Why Aquafaba Is One Of The Best Egg Substitutes For Vegan Cake

white vanilla cake slice on white plate
white vanilla cake slice on white plate - Sutteerug/Getty Images

Vegan alternatives: don't knock'em before you've tried'em! While sticking with regular ingredients may seem like the safer option, vegan substitutes are a delicious and inclusive choice. When baking vegan cake, one of the trickier adjustments can be substituting for eggs — traditionally used to add moisture to most baked goods. But have no fear, aquafaba is here to save your cake.

Aquafaba is the liquid from chickpeas and other legumes that are cooked, and it is the reason why you should never get rid of leftover liquid form canned beans. It can be used in its more watery state or whipped into a fluffier mixture, both versions add moisture to your vegan cake. Given that it thickens and emulsifies the batter like eggs do, aquafaba is a great vegan alternative for all baking. Note that aquafaba can also be added to any flavor of cake or muffin, so you can use it in a variety of recipes. There is nothing worse than a dry slice of cake, especially for a vegan guest who may be watching others take luscious bites of non-vegan dessert. So, try this no-waste vegan switch that will have all mouths watering.

Read more: Cake Hacks Every Baker Will Wish They Knew Sooner

What Is Aquafaba And Why Is It Great For Vegan Cake?

whipped aquafaba, chickpeas, and liquid aquafaba on a counter
whipped aquafaba, chickpeas, and liquid aquafaba on a counter - AtlasStudio/Shutterstock

Aquafaba — which roughly translates to "bean water" in Latin — is a product you've likely been buying for years without knowing. Whenever you strain a can of chickpeas or beans, the liquid that you dump is actually the key to more moisture. Aquafaba blends seamlessly with your other ingredients and supplies liquid that has a similar density and effect as eggs. This way, your vegan cake will still be light and fluffy without being too watered-down or oily.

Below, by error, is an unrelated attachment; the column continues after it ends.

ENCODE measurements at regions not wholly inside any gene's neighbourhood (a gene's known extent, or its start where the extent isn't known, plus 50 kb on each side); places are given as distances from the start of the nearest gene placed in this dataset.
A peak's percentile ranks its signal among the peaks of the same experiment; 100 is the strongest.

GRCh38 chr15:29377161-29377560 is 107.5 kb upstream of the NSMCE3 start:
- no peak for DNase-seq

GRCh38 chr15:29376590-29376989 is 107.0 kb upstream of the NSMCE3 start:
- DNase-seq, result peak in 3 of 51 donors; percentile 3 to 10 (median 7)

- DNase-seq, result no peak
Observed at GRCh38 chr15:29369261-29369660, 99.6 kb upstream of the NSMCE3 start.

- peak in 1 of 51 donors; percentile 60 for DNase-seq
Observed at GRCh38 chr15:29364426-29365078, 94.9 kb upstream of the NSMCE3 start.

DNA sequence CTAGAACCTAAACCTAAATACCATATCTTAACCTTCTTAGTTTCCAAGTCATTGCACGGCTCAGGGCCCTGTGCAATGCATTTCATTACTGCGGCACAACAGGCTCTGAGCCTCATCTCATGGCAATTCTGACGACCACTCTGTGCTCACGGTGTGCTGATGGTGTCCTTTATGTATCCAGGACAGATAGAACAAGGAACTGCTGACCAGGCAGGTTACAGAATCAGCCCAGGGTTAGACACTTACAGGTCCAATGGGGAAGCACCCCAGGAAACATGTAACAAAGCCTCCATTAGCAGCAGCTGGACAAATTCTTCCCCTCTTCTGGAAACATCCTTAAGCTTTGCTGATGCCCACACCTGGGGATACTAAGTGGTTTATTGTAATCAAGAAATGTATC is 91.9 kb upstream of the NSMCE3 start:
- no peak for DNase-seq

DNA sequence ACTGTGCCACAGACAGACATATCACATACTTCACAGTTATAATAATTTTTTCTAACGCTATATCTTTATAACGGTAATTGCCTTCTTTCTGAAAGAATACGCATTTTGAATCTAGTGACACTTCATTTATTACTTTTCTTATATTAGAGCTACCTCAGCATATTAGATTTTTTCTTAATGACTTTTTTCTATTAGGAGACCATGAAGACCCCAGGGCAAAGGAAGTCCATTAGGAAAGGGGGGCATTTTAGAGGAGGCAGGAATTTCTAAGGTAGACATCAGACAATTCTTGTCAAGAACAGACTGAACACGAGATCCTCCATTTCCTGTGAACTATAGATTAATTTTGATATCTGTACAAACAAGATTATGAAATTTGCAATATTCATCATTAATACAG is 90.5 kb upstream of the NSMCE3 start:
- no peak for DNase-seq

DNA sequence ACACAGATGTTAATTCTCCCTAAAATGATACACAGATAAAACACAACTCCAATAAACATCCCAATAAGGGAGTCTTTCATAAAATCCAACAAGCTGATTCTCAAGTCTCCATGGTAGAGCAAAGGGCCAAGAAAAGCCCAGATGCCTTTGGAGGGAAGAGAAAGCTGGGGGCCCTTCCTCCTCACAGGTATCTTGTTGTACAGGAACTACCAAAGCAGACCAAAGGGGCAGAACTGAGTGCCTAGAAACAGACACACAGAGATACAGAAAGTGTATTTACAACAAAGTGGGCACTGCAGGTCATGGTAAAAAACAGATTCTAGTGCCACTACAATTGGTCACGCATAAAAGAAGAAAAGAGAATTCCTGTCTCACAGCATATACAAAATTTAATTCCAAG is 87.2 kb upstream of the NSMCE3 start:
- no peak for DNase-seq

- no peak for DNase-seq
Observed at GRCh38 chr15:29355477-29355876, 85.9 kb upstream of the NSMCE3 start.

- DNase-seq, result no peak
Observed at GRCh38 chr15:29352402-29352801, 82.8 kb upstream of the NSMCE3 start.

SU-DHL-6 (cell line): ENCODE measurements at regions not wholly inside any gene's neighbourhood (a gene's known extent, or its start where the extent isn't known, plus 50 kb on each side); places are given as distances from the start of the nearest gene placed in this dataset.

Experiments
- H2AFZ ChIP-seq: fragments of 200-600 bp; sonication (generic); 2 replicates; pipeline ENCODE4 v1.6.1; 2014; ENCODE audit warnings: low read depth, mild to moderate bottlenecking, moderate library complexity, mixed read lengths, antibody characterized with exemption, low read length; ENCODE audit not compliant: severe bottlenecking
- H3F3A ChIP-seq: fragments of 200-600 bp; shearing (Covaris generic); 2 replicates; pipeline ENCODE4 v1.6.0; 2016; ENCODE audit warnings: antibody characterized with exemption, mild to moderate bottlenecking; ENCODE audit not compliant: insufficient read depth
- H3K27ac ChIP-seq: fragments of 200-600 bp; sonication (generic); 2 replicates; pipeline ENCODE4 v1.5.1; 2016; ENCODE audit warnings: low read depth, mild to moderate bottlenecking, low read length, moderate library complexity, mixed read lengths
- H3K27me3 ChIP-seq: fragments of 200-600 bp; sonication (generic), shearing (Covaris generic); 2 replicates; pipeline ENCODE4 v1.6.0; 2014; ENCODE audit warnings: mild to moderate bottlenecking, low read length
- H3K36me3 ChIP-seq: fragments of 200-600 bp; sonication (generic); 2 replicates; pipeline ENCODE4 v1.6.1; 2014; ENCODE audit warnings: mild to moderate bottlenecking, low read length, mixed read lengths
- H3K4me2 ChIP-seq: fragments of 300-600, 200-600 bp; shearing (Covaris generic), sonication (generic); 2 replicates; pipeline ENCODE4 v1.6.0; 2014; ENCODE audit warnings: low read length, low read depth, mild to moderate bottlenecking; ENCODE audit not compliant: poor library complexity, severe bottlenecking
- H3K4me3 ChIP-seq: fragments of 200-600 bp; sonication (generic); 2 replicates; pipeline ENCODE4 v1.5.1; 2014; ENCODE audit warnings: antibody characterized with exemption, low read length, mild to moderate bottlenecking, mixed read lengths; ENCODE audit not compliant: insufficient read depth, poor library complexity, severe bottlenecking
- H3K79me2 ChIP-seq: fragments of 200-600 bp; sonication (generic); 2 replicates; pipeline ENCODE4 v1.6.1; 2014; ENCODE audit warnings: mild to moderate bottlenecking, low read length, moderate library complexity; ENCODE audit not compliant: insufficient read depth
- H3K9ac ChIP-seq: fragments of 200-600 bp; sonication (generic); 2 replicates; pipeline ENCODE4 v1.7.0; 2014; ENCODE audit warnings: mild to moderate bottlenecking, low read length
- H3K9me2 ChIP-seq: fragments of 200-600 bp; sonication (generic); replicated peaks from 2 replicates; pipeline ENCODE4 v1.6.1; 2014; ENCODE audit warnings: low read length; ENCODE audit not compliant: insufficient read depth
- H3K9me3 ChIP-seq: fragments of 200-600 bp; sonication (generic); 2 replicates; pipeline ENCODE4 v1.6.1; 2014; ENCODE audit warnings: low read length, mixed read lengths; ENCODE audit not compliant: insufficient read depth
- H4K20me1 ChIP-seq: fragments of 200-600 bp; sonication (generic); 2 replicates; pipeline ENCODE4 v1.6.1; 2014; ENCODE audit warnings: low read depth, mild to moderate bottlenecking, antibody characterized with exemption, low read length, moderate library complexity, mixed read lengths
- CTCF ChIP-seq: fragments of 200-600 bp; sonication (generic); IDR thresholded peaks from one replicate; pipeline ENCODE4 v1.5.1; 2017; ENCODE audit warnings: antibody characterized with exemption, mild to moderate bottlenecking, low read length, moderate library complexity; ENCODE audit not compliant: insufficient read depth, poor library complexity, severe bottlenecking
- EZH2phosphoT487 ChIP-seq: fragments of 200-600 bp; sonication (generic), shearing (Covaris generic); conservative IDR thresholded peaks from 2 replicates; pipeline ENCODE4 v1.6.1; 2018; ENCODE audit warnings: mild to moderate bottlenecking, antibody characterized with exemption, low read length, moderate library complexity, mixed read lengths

So how do you incorporate your aquafaba into your recipe? If you look up vegan cake recipes, many will tell you how much you need, but let's break it down. Most cans of beans contain between ½ to ¾ cup of liquid — that's the aquafaba. Knowing how much liquid your recipe calls for in relation to the cans tells you how much to buy. Additionally, if you're using a non-vegan recipe and want to substitute the eggs, it's important to know that one egg is the same as around 3 tablespoons of aquafaba. There are around 8 tablespoons of liquid in your canned beans, so do the math accordingly.

Finally, no, your vegan cake will not taste like beans! While there may be a hint of chickpea smell in your raw batter, baking the cake will meld the ingredients and eliminate any overpowering taste of the bean.

More Vegan Cake Tips

frosted vegan vanilla birthday cake
frosted vegan vanilla birthday cake - Ruth Black/Shutterstock

Aquafaba is only one of the ways to elevate your vegan cake and vegan baking as a whole. There are plenty of dairy substitutes for milk, but one of the best for vegan cake is soy. Soy milk actually has a similar emulsifying effect to aquafaba, and mimics the role of egg yolks in non-vegan baking. This ups the moisture content again, and also packs extra protein in your cake.

You can also keep the magic of the aquafaba going when you move into the decorating phase of baking. Aquafaba can be easily whipped into a meringue — as long as you avoid common meringue mistakes — or silky batter that allows it to be easily combined into a frosting or vegan buttercream. You can use a low-moisture vegan butter to combine with the aquafaba for lightness and some sugar for sweetening to top your vegan cake. And, since aquafaba mixes to be white, it's easy to add food coloring and make your decorations all your own. You can also mix up a fabulous aquafaba chocolate mousse that can either be enjoyed on it's own, or between the layers of your cake.

Read the original article on The Daily Meal.